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7 Best Practices and Goals for Agencies Assisting Patients with a Substance Use Disorder and Criminal Legal Involvement

Updated: Apr 10

Findings from JCOIN’s Coordination and Translation Center (CTC)

The growing rates of substance use and overdose deaths have significantly impacted the U.S. criminal legal system. Almost half of individuals in federal facilities (Mumola & Karberg, 2006), 58% in state facilities, and 63% in county jails (Bronson, 2017) have a substance use disorder. Despite the high prevalence rates), very few individuals receive evidence-based treatment, such as medications for opioid use disorder (MOUD). Providing MOUD during incarceration and during reentry has shown to reduce overdose deaths (Degenhardt et al, 2024) and recidivism (Evans et al, 2022), and increase treatment engagement, retention, and health outcomes (National Academies of Sciences, 2019).  

Utilizing a public health framework such as the cascade of care could help criminal legal settings improve system-level practice and treatment outcomes. The cascade of care was initially developed to measure the quality of HIV care delivery to improve survival and reduce transmission and has since been applied to other diseases. The framework establishes a uniform treatment process ranging from screening to treatment discharge and can be used to identify gaps in service delivery and implement improvements in the continuum of care for SUD. The cascade of care typically includes six stages: 1) screening for SUD, 2) identification of treatment needs, 3) referral to treatment, 4) treatment initiation, 5) treatment engagement, and 6) treatment continuation of care. 

Considering the unique characteristics of criminal legal settings, implementing the principles of the cascade of care regarding MOUD may require special considerations and adaptations. In a study published in 2023, researchers from George Mason University and the University of Wisconsin detailed seven best practices and recommendations for implementing MOUD across each stage of the cascade of care in correctional settings. 

The following highlights some of these considerations. Click here to download the infographic with the comprehensive list of recommendations. 

  • Use validated and standardized screening tools at intake for signs of substance use and withdrawal and to determine if a more comprehensive assessment is needed and if immediate care is needed. 

  • Do not detox people on MOUD or require them to switch their medications upon arrest/incarceration. Providers should meet patients where they are and provide treatment without contingencies on abstinence.

  • Patients who received MOUD in the community should be able to continue their treatment during incarceration and should not be required to switch MOUD type.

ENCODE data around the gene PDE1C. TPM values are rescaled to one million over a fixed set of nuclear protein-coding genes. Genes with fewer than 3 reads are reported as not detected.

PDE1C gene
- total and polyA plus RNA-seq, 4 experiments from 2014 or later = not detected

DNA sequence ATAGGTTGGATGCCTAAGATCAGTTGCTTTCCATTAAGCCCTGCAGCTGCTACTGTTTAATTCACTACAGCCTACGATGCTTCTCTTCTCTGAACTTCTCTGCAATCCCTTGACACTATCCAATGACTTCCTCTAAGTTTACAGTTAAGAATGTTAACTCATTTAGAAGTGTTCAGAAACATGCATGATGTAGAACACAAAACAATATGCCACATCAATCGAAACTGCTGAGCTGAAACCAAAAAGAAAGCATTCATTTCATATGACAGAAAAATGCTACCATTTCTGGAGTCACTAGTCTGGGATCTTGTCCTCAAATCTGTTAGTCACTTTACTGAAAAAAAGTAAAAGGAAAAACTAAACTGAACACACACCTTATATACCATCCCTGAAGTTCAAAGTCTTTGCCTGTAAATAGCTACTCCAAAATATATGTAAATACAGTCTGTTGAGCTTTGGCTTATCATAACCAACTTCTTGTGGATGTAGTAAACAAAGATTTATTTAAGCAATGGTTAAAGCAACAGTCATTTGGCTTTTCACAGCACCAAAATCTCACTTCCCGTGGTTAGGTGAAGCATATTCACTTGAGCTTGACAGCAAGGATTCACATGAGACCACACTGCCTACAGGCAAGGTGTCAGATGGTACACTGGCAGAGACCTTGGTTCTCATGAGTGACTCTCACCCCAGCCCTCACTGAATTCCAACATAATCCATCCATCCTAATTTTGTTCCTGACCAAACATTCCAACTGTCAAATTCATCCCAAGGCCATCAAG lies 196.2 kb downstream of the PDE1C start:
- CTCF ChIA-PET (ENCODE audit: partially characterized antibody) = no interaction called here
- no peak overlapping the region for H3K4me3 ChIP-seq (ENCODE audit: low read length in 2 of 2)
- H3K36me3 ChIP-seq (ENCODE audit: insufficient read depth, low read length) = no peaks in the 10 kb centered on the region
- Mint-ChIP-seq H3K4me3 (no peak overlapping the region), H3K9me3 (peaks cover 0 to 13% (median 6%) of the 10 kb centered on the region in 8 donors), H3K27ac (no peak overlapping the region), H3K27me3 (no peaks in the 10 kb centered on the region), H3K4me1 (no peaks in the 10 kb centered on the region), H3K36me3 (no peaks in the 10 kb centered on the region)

• MOUD treatment should not be terminated for any reason other than if the treatment is harming the patient. Clients should be informed about the justification for accountability measures and the risks associated with discontinuing MOUD treatment and re-engaging with opioids.

  • Community-based treatment should be immediate and intense for a minimum of six months, and recovery management check-ups should occur regularly. Treatment alterations or termination should be decided by the patient in consultation with their medical practitioner.

The cascade of care can be an effective tool in establishing effective treatment protocols and can help improve client outcomes by helping identify and address gaps in existing service delivery from admission to treatment initiation to care continuation during reentry. 

This study was published in the Journal of Drug Issues and led by researchers Kendra Clark, Jessica Vechinski, Todd Molfenter, and Faye Taxman, from George Mason University and the University of Wisconsin. The study also examines the current utilization of, and goals toward, the cascade of care in 29 jails and 20 jail-affiliated community-based treatment providers. Findings suggest that 20% of sites did not provide MOUD at any point of contact with clients. Of those that provided MOUD, 20% offered all three FDA-approved MOUDs during at least one stage of incarceration, and 56% of sites tracked the progress of individuals on MOUD. During reentry, 65% of sites coordinated care with community-based treatment providers effectively. The study acknowledges that despite correctional facilities' interest in improving care, they require assistance and additional resources to expand MOUD access.

This summary is based on the findings from the following publication:

Clark, K. J., Vechinski, J., Molfenter, T., & Taxman, F. S. (2023). Cascade of care in the legal system: Best practices and goals for agencies providing care to patients Concurrently navigating substance use disorders and criminal legal involvement. Journal of Drug Issues, 0(0). 


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